Circular shift

Hello everybody,

I would like to write a simple implementation of circular shift
(http://en.wikipedia.org/wiki/Circular_shift). Thank you all for any
ideas :slight_smile:

Zangief I. wrote:

I would like to write a simple implementation of circular shift
(http://en.wikipedia.org/wiki/Circular_shift). Thank you all for any
ideas :slight_smile:

Well, I am not sure just what you are looking for but here is at least
something until one of the sharpies replies:

reverse_this_number = 1234
puts reverse_this_number.to_s(2) # before
top_bit_set = ((2**(reverse_this_number.size * 8)) &
reverse_this_number) != 0
reverse_this_number *= 2
if top_bit_set then
reverse_this_number += 1 # set the low order bit
end
puts reverse_this_number.to_s(2) # after

output:
10011010010
100110100100

Note: the output will be missing the leading zero, but it shifts it
correctly.

This is how it would be internally:

010011010010
100110100100

Zangief I. wrote:

Hello everybody,

I would like to write a simple implementation of circular shift
(http://en.wikipedia.org/wiki/Circular_shift). Thank you all for any
ideas :slight_smile:

arr = [1, 2, 3]
arr << arr.shift
p arr

arr[0, 0] = arr.pop
p arr

–output:–
[2, 3, 1]
[1, 2, 3]

Zangief I. wrote:

Hello everybody,

I would like to write a simple implementation of circular shift
(http://en.wikipedia.org/wiki/Circular_shift). Thank you all for any
ideas :slight_smile:

num = 1234
str = num.to_s(2)
puts str
puts

arr = str.split("")
arr << arr.shift
puts arr.join

arr[0, 0] = arr.pop
puts arr.join

–output:—
10011010010

00110100101
10011010010

Mental G. wrote:

def shift_left_width(value, register_width, bits)
( value << bits ) & bitmask(width)
end

Of course, this should be:

def shift_left_width(value, register_width, bits
( value << bits ) & bitmask(register_width)
end

-mental

Grar, let me try that again without missing the closing parenthesis:

def shift_left_width(value, register_width, bits)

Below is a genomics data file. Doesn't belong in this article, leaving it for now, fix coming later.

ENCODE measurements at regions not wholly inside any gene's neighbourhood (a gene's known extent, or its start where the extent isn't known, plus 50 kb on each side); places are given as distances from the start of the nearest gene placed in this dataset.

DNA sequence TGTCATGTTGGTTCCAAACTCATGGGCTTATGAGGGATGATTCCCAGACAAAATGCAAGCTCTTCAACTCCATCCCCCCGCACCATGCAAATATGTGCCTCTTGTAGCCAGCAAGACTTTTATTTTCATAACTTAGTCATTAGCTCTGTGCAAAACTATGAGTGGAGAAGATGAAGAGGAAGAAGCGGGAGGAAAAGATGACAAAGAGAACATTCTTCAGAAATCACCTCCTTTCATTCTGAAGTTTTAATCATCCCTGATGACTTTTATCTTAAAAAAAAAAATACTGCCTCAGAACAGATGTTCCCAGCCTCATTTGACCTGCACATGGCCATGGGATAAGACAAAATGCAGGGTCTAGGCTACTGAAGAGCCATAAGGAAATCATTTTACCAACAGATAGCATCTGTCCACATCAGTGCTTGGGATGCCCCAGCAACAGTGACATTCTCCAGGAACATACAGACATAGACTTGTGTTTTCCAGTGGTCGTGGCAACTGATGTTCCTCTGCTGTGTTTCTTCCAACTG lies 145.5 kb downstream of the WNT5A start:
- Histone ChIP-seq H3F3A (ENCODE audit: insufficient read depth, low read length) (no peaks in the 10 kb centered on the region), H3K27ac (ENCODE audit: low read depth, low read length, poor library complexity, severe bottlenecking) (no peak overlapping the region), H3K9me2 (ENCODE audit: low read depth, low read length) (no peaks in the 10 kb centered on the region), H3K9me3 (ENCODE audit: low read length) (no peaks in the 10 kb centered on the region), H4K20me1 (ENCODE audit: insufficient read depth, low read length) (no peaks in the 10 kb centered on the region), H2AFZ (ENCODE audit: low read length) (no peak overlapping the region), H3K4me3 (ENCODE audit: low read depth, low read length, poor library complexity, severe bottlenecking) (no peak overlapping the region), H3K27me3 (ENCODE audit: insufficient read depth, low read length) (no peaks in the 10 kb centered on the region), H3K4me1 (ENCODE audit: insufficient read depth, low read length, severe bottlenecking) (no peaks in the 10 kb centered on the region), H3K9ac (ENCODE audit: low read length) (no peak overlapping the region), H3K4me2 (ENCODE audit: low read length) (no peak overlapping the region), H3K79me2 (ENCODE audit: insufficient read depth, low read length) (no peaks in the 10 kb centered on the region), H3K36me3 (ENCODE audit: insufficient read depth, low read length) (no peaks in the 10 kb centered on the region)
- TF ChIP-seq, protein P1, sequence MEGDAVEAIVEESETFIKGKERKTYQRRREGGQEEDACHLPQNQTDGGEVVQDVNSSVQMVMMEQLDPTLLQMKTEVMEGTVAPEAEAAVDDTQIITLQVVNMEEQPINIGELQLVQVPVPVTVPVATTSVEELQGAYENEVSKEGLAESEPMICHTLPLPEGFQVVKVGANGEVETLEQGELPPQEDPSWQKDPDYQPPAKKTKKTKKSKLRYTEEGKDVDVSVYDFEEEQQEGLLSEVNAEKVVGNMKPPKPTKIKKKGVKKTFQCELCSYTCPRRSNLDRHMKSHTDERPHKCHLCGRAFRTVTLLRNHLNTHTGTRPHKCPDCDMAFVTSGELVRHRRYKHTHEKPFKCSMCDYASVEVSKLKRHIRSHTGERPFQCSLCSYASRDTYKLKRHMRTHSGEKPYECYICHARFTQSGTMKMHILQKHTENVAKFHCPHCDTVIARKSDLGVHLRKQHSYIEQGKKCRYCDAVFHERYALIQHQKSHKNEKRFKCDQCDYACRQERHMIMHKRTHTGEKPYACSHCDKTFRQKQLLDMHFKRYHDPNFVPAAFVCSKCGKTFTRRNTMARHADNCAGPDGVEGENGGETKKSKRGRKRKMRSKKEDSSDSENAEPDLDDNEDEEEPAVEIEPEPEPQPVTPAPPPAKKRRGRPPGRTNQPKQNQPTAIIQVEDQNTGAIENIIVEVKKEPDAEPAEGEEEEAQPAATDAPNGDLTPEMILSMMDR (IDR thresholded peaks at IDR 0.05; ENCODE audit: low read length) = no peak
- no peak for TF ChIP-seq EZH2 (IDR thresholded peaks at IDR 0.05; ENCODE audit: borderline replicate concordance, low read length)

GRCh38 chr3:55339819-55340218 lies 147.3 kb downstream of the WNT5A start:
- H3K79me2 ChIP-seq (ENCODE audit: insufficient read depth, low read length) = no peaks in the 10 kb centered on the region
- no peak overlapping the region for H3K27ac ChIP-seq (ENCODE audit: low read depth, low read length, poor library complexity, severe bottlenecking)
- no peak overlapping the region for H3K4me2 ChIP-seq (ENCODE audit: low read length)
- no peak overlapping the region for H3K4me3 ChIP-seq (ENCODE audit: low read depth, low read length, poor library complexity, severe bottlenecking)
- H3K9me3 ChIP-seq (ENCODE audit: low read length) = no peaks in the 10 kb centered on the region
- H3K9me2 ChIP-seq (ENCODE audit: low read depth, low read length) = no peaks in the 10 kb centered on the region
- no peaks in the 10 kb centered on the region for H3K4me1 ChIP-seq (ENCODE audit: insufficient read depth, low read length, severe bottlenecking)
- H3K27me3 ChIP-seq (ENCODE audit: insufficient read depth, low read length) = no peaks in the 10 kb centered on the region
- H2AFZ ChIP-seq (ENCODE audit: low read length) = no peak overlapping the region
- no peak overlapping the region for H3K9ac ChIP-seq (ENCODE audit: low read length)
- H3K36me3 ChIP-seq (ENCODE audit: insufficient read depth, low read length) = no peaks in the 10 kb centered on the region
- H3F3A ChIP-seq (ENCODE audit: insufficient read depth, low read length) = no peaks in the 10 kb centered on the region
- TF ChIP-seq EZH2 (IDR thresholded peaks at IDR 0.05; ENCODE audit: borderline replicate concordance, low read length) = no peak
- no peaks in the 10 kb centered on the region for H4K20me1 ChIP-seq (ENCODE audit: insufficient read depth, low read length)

( value << bits ) & bitmask(register_width)
end

-mental

Zangief I. wrote:

I would like to write a simple implementation of circular shift
(http://en.wikipedia.org/wiki/Circular_shift). Thank you all for any
ideas :slight_smile:

The silly things people are doing to avoid using bitwise operations
notwithstanding, there’s really only one way to do it.

I’ll break it down into individual pieces so you can see how it works:

def bitmask(bits)
( 1 << bits ) - 1
end

def shift_left_width(value, register_width, bits)
( value << bits ) & bitmask(width)
end

def circular_shift_right(value, register_width, bits)
remaining_bits = register_width - bits
top = shift_left_width(value, register_width, remaining_bits)
bottom = value >> bits
top | bottom
end

def circular_shift_left(value, register_width, bits)
remaining_bits = register_width - bits
top = shift_left_width(value, register_width, bits)
bottom = value >> remaining_bits
top | bottom
end

(If you know the width of the shift register or the number of bits
to shift in advance, you can simplify the math.)

-mental

It may also help if I explain how each piece works. I realize that
bitwise operations are unfortunately becoming something of a “lost art”,
but they are important to understand and everyone should make a special
effort to learn about them.

On Wed, 23 Jan 2008 06:22:02 +0900, Mental G. [email protected] wrote:

def bitmask(bits)
( 1 << bits ) - 1
end

This creates a sequence of 1s. For example:

 bitmask(5) ==

( 1 << 5 ) - 1 == # 1 << n == 2 ** n
32 - 1 == # 32 ( 2 ** 5 ) is binary 100000
31 # 31 is binary 11111

Other examples:

bitmask(1) # => 1 is binary 1
bitmask(3) # => 7 is binary 111
bitmask(6) # => 63 is binary 111111

def shift_left_width(value, register_width, bits)
( value << bits ) & bitmask(register_width)
end

This shifts a number left a certain number of bits, chopping
it off at a certain width. For example:

shift_left_width(134, 8, 3) == # 134 is binary 10000110
( 134 << 3 ) & bitmask(8) ==
1072 & bitmask(8) == # 1072 is binary 10000110000
1072 & 255 == # 255 is binary 11111111
48 # 48 is binary 110000

Note how the mask controls which non-zero bits are kept from
1072 in order to make 48.

[n.b. In some languages, left shift may have a maximum
width built in, though that is not the case in Ruby. ]

def circular_shift_left(value, register_width, bits)
remaining_bits = register_width - bits
top = shift_left_width(value, register_width, bits)
bottom = value >> remaining_bits
top | bottom
end

Now, the circular version:

          remaining_bits ==
                   8 - 3 ==
                       5

We are moving 3 to the left in an 8-bit register, which
means that 3 bits wrap around, and the remaining 5 bits
just get moved over.

                     top ==

shift_left_width(134, 8, 3) == # 134 is binary 10000110
48 # 48 is binary 110000

Note how the upper three bits were discarded, and we moved